My point was that if Southerners and Scots-Irish in all rural areas sit on their hands, Romney would not win some of the Southern states, like Florida, North Carolina, and Virginia. Gingrich got the vote out in South Carolina and would do so in all Southern and in the border and some Western States. I cannot speak for the Northeast.
You do have a point with regard to states like Virginia, North Carolina, and Florida.
Santorum is no Reagan. In fact, he is in innumerable clips saying inflammatory and off-color remarks about Protestantism, blacks, gays, women etc. Reagan was warm, strong and uplifting. He had relentless, boundless optimism combined with strong executive leadership that restored confidence in America. He wasn’t a hater.
Newt has written whole books about Reagan and his optimism.
The nomination process is announced as “over” any time the left most candidate wins a primary.
I've been saying for a long time that it's too early for either of the two main “anti-Romney” candidates to pull out.
I haven't checked posting history. A month ago, when even fewer votes had been cast for either candidate, did you think Santorum should pull out?
If not, you're consistent. I respect that.
On the other hand, if you did say a month ago that Santorum should pull out, I think an explanation of your change, now that your candidate is behind, would be helpful.
“Santorum is not perfect, but there is no doubt in my mind he was a strong Reagan supporter in his youth and if elected hed probably govern very closely to the way RR did. As an aside, I believe he is the only candidate who would make positive steps to reverse the homosexualization and feminization of the military, which I would strongly support.”
Just wanted to say I strongly agree with everything you said, especially the last part. America has had the best military in world history for decades, we shouldn’t be messing with a winning formula.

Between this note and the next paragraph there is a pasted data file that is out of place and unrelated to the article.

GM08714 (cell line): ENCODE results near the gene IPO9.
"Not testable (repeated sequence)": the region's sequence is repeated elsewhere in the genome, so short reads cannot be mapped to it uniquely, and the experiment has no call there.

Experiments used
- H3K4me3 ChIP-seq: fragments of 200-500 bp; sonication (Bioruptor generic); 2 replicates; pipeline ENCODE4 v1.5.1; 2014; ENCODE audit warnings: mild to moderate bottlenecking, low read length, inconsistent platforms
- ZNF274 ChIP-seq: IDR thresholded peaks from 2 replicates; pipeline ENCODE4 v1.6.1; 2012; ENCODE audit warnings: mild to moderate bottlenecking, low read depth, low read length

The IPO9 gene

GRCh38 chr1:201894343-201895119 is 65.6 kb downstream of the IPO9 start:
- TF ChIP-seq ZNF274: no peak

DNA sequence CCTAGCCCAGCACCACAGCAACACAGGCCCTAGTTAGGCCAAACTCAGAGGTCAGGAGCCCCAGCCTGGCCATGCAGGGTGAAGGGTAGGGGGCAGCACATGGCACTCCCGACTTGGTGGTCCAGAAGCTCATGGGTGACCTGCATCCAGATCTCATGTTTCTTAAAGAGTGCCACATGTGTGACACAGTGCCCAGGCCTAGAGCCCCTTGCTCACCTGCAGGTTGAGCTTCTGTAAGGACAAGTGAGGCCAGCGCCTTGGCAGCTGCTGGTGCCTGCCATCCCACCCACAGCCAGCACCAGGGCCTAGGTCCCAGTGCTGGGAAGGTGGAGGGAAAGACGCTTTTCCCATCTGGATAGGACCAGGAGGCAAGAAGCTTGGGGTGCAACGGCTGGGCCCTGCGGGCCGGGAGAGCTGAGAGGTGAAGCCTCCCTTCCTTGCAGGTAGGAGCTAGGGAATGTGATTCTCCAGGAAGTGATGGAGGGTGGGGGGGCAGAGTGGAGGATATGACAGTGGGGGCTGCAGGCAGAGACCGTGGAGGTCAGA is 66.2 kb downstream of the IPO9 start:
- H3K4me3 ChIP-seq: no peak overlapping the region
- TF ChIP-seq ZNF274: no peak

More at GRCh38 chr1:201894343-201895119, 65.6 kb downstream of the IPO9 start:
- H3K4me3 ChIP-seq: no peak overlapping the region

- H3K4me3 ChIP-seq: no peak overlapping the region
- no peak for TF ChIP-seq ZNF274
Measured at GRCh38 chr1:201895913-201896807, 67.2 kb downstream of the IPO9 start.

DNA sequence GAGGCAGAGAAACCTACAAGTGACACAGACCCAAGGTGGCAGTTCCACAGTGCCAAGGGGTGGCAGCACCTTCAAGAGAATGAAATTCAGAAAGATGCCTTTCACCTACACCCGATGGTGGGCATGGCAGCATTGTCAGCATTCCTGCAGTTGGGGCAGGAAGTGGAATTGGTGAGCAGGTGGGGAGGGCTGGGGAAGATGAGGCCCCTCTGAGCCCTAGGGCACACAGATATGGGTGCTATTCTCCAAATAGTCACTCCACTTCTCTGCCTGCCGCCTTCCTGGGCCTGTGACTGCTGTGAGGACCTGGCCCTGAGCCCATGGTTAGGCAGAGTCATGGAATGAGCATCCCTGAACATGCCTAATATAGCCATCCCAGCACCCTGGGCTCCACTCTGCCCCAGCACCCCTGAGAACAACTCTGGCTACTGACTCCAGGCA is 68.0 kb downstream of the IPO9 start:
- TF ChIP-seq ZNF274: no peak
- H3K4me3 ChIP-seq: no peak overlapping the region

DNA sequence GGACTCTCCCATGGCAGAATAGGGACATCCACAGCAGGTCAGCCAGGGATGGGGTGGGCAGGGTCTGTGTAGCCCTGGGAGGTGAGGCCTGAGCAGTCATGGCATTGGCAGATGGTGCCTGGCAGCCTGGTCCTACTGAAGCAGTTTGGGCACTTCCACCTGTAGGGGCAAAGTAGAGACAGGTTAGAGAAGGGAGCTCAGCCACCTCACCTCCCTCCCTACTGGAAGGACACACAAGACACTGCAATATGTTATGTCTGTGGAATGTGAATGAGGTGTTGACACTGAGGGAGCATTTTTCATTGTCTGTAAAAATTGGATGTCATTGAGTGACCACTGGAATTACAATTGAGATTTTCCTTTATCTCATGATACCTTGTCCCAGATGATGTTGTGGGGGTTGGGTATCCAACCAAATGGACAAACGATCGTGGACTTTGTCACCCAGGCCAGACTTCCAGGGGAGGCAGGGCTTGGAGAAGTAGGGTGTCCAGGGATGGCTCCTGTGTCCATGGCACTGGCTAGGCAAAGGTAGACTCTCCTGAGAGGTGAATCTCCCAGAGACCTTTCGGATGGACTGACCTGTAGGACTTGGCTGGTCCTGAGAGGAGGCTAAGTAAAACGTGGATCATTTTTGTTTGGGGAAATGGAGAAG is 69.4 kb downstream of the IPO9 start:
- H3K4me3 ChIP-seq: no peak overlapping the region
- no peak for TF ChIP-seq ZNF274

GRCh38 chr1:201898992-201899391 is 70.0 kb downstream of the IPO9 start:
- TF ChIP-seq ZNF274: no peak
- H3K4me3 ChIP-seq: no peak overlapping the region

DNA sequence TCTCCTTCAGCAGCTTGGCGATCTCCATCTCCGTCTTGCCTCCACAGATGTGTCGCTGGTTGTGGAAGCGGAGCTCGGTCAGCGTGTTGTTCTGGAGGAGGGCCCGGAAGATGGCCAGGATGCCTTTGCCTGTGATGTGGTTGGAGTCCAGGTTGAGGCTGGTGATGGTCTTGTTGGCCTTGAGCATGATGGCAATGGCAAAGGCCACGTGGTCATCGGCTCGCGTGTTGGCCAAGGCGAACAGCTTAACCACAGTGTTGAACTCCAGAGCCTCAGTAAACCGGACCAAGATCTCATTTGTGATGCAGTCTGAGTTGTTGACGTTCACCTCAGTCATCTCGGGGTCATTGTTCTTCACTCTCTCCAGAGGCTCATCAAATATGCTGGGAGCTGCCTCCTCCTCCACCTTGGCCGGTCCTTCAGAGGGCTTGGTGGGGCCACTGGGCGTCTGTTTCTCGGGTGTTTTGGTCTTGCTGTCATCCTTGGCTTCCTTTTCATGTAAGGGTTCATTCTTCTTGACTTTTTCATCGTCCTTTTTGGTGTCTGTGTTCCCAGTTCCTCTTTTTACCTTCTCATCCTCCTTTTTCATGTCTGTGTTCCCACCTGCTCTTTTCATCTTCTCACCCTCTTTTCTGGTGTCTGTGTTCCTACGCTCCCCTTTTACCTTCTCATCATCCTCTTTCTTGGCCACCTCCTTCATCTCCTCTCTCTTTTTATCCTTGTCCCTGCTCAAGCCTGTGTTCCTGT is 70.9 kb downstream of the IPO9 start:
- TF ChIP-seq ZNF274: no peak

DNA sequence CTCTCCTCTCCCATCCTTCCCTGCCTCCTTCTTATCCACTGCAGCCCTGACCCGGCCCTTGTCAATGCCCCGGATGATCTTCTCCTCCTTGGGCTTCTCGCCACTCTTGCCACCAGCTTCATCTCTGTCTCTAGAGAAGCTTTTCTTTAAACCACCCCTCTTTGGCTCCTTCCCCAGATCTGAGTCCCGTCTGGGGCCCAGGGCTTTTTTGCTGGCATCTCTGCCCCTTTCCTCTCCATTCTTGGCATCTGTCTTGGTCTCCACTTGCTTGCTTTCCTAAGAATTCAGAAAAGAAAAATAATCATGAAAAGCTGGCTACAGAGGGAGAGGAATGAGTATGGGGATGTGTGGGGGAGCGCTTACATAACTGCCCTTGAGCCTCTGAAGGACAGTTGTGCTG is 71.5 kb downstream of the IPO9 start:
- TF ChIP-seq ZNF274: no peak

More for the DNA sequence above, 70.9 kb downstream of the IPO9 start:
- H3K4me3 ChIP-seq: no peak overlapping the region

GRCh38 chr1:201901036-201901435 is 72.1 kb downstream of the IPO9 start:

May help him in the primaries. Will evaporate in the general. Nobody outside the gop club gives a whit about who he is "Not."
EG: Out in the real world, how many people will care about his PSA with Nancy Pelosi? None. But among the zombie faction here it is earth shaking.
I agree with you, Santorum is no Reagan. My point was that if elected, he’d likely govern very closely to him. I know Romney would be a huge disappointment for conservatives, as he was in Massachusetts. As regards Newt, I’ve decided the criticism regarding his narcism and perhaps even stability has some merit. Of the three, I’d be most comfortable with Santorum making an appointment to the USSC, choosing a SecDef or making military policy.
I fight very strongly against libertarian influence within the Republican Party and the conservative movement. This is true. Santorum has fought against small government conservatism his entire career. I’m not a Romney supporter by any means but at least he did balance the budget and veto huge numbers of spending bills as governor.
Santorum can talk now about Reagan principles of strong national defense, limited government and individual liberty but the record his more like an George W. Bush Republican.